The length of registration for the research degree is 3 years for full-time study and 5 years for part-time study. 

You are required to register initially for the MPhil degree with the expectation of transfer to PhD after successful completion of an update viva. 

Upon successful completion of your approved period of registration you may register as a completing research student (CRS) while you write up your thesis. 

Year One: You will receive a departmental induction into the Institute of the Americas as well as attending inductions and events provided by the UCL Doctoral School. Your initial meetings with supervisors will include: 

  • Agreement of your exact project of work. 
  • A timetable for supervisor meetings and progress reports. 
  • Discussion and provision of any necessary research equipment and facilities. 
  • Review of the Doctoral Skills Development Programme to ascertain which areas of training and activity would be most beneficial and relevant to you. This may include arrangements for any further required study such as language courses provided by the UCL Centre for Languages & International Education (CLIE). 

Typically, by the end of the first year, you will have drafted an introduction,literature review, methodology, thesis outline, fieldwork plan (where relevant) and timetable for completion. Submitted work is discussed in regular supervision sessions at intervals agreed between you and supervisor.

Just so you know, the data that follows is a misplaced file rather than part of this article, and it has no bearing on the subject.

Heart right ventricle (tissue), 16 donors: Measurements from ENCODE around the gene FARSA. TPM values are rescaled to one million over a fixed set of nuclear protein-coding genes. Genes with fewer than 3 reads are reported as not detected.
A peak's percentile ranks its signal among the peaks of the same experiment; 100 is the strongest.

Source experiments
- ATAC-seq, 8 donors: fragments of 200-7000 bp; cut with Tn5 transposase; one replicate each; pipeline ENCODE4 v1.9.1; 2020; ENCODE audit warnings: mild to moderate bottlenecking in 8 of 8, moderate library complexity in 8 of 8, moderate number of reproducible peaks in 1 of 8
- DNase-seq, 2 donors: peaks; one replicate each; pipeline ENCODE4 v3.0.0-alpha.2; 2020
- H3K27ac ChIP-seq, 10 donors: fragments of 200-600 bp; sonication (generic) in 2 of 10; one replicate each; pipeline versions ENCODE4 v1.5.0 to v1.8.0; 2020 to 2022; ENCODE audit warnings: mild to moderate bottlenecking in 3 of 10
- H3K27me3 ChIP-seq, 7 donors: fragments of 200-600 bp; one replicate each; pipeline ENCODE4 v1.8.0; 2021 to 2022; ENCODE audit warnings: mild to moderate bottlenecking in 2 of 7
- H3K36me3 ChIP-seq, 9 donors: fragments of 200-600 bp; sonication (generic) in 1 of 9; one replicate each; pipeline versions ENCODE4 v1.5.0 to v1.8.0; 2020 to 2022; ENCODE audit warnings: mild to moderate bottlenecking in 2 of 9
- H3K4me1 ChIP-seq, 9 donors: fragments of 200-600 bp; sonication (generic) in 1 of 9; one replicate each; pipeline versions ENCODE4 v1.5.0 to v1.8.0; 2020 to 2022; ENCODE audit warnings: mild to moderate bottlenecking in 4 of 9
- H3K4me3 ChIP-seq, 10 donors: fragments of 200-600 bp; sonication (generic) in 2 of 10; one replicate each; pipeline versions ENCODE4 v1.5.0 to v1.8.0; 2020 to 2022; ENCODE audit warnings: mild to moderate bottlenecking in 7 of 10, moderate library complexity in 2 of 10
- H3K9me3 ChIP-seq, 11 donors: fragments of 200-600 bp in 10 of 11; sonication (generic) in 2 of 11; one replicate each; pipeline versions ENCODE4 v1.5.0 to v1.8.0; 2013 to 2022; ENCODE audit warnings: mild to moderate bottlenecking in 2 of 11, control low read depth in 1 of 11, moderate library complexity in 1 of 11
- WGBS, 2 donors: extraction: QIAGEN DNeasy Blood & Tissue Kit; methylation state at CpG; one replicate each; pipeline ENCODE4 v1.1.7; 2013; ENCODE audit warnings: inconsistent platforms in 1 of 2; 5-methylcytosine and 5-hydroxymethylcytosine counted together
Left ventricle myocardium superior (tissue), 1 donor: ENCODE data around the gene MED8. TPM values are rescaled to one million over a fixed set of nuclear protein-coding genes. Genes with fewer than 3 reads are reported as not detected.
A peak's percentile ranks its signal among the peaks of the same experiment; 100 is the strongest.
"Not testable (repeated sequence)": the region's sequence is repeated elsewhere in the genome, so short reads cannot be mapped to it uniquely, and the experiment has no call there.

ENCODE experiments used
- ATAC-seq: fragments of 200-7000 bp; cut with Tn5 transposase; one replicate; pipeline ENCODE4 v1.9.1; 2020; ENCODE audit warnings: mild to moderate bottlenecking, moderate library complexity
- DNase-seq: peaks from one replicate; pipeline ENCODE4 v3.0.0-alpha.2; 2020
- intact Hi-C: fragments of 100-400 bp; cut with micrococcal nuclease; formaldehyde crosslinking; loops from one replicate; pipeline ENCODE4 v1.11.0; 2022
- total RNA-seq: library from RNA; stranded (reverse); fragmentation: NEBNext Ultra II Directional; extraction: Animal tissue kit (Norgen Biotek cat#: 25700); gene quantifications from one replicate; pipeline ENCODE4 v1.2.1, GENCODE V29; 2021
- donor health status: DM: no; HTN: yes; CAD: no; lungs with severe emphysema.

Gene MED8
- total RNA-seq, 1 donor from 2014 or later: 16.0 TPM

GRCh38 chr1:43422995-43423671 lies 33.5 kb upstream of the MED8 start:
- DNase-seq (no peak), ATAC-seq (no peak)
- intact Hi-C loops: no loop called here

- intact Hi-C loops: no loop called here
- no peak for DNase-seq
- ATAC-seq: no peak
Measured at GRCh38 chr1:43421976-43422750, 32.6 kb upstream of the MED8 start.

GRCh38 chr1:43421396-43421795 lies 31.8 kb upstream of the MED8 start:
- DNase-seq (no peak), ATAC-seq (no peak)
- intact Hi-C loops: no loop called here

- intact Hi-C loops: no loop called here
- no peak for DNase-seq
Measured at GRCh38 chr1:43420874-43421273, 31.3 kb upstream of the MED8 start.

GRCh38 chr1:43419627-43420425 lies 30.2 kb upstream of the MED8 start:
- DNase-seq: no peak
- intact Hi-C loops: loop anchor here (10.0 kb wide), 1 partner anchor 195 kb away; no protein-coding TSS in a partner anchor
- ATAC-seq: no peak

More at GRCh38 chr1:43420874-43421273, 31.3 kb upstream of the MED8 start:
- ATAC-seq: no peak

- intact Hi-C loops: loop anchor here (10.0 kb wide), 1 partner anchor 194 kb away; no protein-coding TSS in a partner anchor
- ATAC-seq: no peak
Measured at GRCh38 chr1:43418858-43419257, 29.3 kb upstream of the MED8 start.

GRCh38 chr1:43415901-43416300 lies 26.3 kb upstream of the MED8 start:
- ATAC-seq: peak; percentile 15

Year Two: Typically this is the year that you will undertake a good proportion of your data collection duringfieldwork, and for most at the Institute, this is off-campus. You are required to meet all the necessary requirements relating to research ethics approval and risk assessment before embarking onfieldwork research. 

You are also usually expected to undertake your upgrade viva in the second year (no less than 9 months and no more than 18 months from initial registration for full-time students). To successfully upgrade to PhD you are required to submit an upgrade report, usually consisting of a literature review, methodology, research plan, timetable for completion and a substantive piece of work towards the objectives of the thesis. You are also required to undertake an oral examination (upgrade viva) on this work to a panel consisting of your subsidiary supervisor and one other member of the academic staff. 

You will continue to receive supervisory support, whether in face to face supervisory sessions, or (in the case of those undertaking fieldwork abroad) via Skype, email etc.